News / Reflections on 2021

From the Director

Reflections on 2021

by: Brian Nesvik, Director of the Wyoming Game and Fish Department

I look forward to December because it gives all of us a chance to reflect on our achievements over the past year. This year is no different, and I’m extremely proud of the accomplishments of our great team here at Wyoming Game and Fish Department. Wyoming’s people and wildlife faced immense challenges in 2021, and I’m grateful to you and our partners for supporting our work.  

Aquatic invasive species continued to be a major concern for Wyoming. For more than 10 years Game and Fish has prioritized keeping AIS out of the state’s lakes and reservoirs. We were challenged when zebra mussels were identified in moss balls, an aquarium plant. It was the first time live mussels were ever found in water in our state. Our agency and the Wyoming Department of Agriculture — alongside many others — mobilized to remove products from shelves and grab the public’s attention to dispose of their moss balls safely. To date we haven’t identified zebra mussels in any natural waters in Wyoming nor municipal systems. Game and Fish formalized 23 rapid response plans to help act quickly if AIS are discovered in any natural waters. 

In 2021, the Game and Fish Department Forensics and Fish Health Laboratory received accreditation through the American National Standards Institute’s National Accreditation Board. It’s the top accreditation a lab can acquire, and it makes the Game and Fish facility one of the most trusted wildlife forensic labs in the country. Game and Fish also was  able to begin building a new regional office in Cody, after nearly a decade of saving and planning by the Wyoming Game and Fish Commission. That project will be completed in the summer of 2022.

Game and Fish continued work to monitor the spread of wildlife diseases in Wyoming — collecting biological samples to monitor wildlife populations for chronic wasting disease, brucellosis and even rabbit hemorrhagic disease virus 2. In 2021, unfortunately, white-nose syndrome was confirmed for the first time on a bat at Devil’s Tower. Wyoming is the 37th state to confirm the disease, which also has been found in seven Canadian provinces. Wyoming has a white-nose monitoring plan in place, and people can help stop the spread by cleaning their caving gear and clothes thoroughly between excursions. 

Involving you in wildlife management decisions remained a top priority. The public collaborative, Elk feedgrounds: A challenge we can take on, asked you what your concerns and thoughts were on Wyoming’s 22 elk feedgrounds. In shared learning sessions Game and Fish listened and answered questions about our operations. Now, those thoughts are fueling in-depth engagement with various stakeholder groups on elk feedgrounds management. Ultimately, the Game and Fish-led process will produce a long-term management plan for elk feedgrounds managed by the department.

Quality and resilient habitat is a cornerstone for healthy wildlife, and Game and Fish embarked the first year of our new Strategic Habitat Plan. The Commission funded $500,000 for fourteen Mule Deer Initiative projects to enhance habitat for mule deer and support the ugulate’s migrations.Through leveraged funds, a total of $3.56 million went on the ground to benefit 2.17 million acres and 35 percent of the state’s mule deer population.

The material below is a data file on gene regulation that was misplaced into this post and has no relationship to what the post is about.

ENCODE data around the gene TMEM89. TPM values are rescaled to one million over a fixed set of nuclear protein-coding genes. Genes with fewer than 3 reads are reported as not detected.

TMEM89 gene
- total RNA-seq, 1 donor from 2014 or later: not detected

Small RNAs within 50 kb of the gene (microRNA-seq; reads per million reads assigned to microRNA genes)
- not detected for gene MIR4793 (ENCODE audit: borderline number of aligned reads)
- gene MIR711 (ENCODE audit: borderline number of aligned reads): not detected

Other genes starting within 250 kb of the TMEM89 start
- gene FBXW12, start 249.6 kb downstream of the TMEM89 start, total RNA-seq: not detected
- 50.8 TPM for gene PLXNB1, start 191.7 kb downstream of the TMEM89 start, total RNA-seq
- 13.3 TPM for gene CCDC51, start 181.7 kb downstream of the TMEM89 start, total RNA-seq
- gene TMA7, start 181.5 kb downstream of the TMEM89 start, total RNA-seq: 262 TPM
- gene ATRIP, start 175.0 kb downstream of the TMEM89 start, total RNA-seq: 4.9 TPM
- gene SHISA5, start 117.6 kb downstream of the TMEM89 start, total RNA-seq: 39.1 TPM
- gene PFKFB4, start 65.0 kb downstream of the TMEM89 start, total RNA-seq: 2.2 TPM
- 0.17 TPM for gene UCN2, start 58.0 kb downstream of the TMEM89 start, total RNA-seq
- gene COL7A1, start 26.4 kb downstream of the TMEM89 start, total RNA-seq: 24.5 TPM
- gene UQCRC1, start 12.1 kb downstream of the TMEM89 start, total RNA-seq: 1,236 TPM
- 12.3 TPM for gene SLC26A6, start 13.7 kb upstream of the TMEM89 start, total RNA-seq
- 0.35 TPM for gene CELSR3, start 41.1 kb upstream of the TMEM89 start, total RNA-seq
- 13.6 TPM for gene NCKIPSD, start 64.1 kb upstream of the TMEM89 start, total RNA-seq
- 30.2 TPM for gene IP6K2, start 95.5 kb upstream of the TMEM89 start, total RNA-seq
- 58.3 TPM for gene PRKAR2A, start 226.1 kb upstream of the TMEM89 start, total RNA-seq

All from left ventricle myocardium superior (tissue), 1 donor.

This year marked success for species recovery. We made a strong commitment to wolves and grizzly bears in Wyoming, and the populations are healthy. For the 19th consecutive year, wolf numbers have remained above minimum delisting criteria showing that Wyoming’s wolf management plan works. Similarly, grizzly bear populations have reached population levels and distribution far-beyond recovery.  As a result of the hard work of our wildlife managers and the contributions of all of those who work, recreate and live in occupied grizzly bear habitat, we continue to have a healthy recovered population.  Wyoming announced it would formally seek state management of grizzly bears again.

While we eased back into a post-pandemic world some things stuck around, namely our expanded use of technology. Most season setting meetings were held online this year, and we shared more information than ever before digitally. Game and Fish also held the 2021 Wyoming Outdoor Expo online. We brought the Wyoming outdoors to over 1 million people online and nearly 3,500 Wyoming school kids. 

One substantial technology change this year was the new login portal to buy or apply for Game and Fish licenses, stamps and permits. It became a requirement to have a username or password to use this account. This change was big — but it was needed to offer more services and better protect our customer’s information. You worked with us on this update, and we’re proud to be able to offer more services because of it, like a speedy way to check in at the Springer Special Pheasant Hunt with just a barcode scan. 

There are a couple of final achievements that deserve another round of recognition. Casper angler Christopher Bobo broke the 1998 state record for the long-nose sucker. He hauled in the 2 pound, 4.5 ounce hog from the North Platte River. The fish was 18 inches long with a girth of 9.4 inches. Wyoming Wildlife earned multiple local and national awards thanks to the talent and stellar work of our magazine team and all of those who contribute. Last, the Game and Fish Commission commemorated 100 years of work. 

This column only represents a sampling of the projects and accomplishments from 2021 that fully embody our mission of Conserving Wildlife — Serving People. On behalf of all at Game and Fish, I thank everyone who contributed to our work this year, and I look forward to 2022. 


- WGFD -

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